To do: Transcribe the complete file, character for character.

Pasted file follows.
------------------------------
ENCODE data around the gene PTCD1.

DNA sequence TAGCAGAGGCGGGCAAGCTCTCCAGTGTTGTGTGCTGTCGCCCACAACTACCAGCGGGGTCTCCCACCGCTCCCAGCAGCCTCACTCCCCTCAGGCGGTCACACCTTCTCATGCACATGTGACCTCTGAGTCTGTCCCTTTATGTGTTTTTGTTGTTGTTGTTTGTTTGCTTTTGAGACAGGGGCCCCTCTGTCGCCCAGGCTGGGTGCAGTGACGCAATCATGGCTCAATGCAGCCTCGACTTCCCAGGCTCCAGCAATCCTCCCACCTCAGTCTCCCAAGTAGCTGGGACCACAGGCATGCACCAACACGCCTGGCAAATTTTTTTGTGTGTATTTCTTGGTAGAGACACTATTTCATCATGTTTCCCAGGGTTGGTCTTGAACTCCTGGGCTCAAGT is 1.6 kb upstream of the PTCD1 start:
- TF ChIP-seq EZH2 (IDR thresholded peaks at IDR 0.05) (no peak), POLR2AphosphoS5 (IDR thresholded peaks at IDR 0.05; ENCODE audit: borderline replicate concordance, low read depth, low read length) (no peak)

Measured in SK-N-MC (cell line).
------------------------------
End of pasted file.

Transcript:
ENCODE data around the gene PTCD1.

DNA sequence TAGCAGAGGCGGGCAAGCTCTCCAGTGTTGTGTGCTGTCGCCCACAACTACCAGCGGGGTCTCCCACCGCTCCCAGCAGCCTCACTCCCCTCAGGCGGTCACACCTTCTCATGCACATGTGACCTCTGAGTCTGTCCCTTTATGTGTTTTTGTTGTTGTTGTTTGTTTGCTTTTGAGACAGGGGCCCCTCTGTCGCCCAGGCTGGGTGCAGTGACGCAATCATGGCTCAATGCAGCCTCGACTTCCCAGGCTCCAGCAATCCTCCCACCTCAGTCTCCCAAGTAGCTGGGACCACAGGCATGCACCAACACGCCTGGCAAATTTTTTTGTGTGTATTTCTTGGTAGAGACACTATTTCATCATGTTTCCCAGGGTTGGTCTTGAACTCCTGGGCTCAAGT is 1.6 kb upstream of the PTCD1 start:
- TF ChIP-seq EZH2 (IDR thresholded peaks at IDR 0.05) (no peak), POLR2AphosphoS5 (IDR thresholded peaks at IDR 0.05; ENCODE audit: borderline replicate concordance, low read depth, low read length) (no peak)

Measured in SK-N-MC (cell line).